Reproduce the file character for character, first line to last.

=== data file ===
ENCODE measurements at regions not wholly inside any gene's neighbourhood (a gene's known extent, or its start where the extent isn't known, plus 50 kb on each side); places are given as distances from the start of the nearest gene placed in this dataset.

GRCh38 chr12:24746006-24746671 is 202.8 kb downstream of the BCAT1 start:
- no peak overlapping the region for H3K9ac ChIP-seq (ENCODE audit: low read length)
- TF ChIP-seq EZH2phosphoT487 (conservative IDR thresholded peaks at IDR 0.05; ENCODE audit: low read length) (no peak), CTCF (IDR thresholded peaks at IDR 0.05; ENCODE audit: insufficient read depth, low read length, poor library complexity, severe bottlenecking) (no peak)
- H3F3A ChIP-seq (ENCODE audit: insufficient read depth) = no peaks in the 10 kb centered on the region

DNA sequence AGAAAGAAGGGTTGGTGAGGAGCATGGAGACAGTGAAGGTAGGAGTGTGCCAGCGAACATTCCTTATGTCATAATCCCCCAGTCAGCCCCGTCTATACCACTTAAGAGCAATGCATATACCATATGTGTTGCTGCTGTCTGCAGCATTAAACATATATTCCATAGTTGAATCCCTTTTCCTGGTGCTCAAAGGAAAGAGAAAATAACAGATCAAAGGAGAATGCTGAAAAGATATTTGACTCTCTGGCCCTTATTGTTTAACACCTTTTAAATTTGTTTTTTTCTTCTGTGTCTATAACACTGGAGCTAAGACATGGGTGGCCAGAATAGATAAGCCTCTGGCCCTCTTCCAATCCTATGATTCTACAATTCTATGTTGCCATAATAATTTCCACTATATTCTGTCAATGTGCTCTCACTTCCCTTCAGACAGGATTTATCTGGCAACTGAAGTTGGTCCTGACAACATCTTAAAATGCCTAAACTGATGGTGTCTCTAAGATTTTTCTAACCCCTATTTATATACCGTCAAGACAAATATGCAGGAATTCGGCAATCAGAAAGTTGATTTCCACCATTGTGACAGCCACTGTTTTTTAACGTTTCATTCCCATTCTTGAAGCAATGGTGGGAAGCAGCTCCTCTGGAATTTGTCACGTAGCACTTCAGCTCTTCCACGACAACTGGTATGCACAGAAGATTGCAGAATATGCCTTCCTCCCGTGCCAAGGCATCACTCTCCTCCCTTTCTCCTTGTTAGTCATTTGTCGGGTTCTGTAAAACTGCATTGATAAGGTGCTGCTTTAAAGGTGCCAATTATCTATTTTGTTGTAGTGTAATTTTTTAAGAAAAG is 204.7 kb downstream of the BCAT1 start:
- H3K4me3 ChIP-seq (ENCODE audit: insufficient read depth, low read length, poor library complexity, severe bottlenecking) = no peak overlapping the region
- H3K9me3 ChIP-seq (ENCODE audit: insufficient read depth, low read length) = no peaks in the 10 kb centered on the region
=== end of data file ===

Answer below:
ENCODE measurements at regions not wholly inside any gene's neighbourhood (a gene's known extent, or its start where the extent isn't known, plus 50 kb on each side); places are given as distances from the start of the nearest gene placed in this dataset.

GRCh38 chr12:24746006-24746671 is 202.8 kb downstream of the BCAT1 start:
- no peak overlapping the region for H3K9ac ChIP-seq (ENCODE audit: low read length)
- TF ChIP-seq EZH2phosphoT487 (conservative IDR thresholded peaks at IDR 0.05; ENCODE audit: low read length) (no peak), CTCF (IDR thresholded peaks at IDR 0.05; ENCODE audit: insufficient read depth, low read length, poor library complexity, severe bottlenecking) (no peak)
- H3F3A ChIP-seq (ENCODE audit: insufficient read depth) = no peaks in the 10 kb centered on the region

DNA sequence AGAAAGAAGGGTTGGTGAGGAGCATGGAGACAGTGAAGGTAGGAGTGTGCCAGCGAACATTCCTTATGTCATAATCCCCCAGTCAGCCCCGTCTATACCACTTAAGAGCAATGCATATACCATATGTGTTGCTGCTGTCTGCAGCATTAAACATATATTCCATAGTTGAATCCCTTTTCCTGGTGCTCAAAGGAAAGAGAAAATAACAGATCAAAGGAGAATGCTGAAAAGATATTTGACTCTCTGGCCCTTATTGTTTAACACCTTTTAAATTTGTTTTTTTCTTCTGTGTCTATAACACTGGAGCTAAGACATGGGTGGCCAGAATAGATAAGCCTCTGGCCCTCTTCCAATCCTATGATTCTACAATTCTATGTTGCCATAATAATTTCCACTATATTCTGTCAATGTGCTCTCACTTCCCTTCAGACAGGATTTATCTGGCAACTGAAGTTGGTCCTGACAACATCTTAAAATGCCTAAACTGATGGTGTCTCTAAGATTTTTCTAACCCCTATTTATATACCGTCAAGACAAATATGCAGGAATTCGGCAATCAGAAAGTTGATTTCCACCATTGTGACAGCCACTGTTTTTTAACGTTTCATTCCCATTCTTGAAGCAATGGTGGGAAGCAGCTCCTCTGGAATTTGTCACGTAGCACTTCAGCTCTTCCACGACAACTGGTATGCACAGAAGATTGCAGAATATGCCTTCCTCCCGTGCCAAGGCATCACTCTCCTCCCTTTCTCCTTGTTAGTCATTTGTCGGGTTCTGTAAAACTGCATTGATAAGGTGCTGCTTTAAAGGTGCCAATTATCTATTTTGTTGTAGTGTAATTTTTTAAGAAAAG is 204.7 kb downstream of the BCAT1 start:
- H3K4me3 ChIP-seq (ENCODE audit: insufficient read depth, low read length, poor library complexity, severe bottlenecking) = no peak overlapping the region
- H3K9me3 ChIP-seq (ENCODE audit: insufficient read depth, low read length) = no peaks in the 10 kb centered on the region